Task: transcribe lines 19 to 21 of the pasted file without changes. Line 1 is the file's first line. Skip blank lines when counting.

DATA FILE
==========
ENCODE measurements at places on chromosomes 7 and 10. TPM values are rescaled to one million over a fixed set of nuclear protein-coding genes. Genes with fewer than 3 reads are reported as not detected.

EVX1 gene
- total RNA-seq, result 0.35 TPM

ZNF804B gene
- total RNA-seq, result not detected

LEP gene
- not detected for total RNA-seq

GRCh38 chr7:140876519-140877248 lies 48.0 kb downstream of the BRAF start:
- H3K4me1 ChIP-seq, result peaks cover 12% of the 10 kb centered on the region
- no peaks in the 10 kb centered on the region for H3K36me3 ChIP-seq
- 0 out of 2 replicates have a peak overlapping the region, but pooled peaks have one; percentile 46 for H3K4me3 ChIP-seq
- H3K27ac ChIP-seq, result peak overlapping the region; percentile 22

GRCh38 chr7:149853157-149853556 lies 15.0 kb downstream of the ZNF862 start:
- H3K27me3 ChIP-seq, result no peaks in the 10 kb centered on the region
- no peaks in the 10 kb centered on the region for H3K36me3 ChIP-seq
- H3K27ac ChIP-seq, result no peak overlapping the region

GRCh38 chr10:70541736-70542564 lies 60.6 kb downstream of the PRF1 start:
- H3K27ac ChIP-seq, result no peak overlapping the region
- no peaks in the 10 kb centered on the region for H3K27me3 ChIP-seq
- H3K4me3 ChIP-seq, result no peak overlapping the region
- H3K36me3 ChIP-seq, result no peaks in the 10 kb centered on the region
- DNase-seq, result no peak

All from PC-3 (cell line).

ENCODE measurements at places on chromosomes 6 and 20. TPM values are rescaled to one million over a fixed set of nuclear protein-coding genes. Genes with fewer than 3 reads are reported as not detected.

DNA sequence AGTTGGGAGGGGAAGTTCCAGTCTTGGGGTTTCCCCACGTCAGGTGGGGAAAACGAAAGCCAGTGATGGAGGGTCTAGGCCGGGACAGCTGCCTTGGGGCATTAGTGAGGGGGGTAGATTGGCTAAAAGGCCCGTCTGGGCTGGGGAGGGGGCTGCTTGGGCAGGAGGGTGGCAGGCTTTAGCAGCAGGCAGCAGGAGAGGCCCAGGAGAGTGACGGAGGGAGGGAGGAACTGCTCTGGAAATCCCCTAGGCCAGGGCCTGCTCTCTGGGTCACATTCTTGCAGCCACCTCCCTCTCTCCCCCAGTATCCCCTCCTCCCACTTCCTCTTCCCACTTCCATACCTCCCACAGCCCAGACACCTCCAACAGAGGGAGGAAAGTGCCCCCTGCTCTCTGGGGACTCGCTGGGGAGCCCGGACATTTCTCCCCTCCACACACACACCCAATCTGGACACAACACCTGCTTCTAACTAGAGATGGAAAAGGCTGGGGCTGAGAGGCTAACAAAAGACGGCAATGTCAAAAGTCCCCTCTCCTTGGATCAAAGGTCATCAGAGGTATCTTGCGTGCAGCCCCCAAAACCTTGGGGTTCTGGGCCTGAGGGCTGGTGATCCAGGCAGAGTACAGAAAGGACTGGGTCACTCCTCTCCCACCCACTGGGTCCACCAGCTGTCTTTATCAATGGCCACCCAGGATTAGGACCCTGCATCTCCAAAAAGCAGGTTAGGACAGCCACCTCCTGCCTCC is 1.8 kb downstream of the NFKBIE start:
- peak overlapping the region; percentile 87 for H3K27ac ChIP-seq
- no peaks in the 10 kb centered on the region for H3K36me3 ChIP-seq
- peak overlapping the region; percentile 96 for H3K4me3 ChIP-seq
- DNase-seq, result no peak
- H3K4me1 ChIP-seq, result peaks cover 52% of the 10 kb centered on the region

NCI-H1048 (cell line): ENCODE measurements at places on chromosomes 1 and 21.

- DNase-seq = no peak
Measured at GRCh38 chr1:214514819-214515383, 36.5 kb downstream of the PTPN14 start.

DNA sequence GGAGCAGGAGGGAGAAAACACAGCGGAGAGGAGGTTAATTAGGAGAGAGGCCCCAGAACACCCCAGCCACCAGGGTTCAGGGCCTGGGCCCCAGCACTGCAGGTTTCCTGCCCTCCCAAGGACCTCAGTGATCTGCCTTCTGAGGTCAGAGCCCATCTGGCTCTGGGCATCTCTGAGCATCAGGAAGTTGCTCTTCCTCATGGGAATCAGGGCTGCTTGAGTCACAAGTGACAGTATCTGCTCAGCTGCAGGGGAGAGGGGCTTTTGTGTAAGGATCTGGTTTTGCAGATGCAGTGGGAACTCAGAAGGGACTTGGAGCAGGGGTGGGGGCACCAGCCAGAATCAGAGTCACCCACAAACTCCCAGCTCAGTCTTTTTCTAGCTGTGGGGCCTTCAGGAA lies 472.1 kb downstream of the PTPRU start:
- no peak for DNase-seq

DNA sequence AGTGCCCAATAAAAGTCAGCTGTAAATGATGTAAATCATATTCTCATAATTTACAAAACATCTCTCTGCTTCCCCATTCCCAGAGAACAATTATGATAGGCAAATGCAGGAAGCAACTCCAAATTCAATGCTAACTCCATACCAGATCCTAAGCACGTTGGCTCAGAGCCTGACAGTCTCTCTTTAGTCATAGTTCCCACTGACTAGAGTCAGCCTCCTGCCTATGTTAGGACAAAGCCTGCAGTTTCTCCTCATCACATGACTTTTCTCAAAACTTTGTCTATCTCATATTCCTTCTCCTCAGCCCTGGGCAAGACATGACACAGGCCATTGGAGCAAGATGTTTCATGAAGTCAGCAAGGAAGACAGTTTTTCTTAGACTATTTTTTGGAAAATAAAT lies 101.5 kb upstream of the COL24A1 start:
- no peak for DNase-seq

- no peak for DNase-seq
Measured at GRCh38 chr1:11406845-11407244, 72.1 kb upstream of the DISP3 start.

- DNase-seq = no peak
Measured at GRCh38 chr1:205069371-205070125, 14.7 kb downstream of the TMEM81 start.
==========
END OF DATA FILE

- no peaks in the 10 kb centered on the region for H3K27me3 ChIP-seq
- H3K4me3 ChIP-seq, result no peak overlapping the region
- H3K36me3 ChIP-seq, result no peaks in the 10 kb centered on the region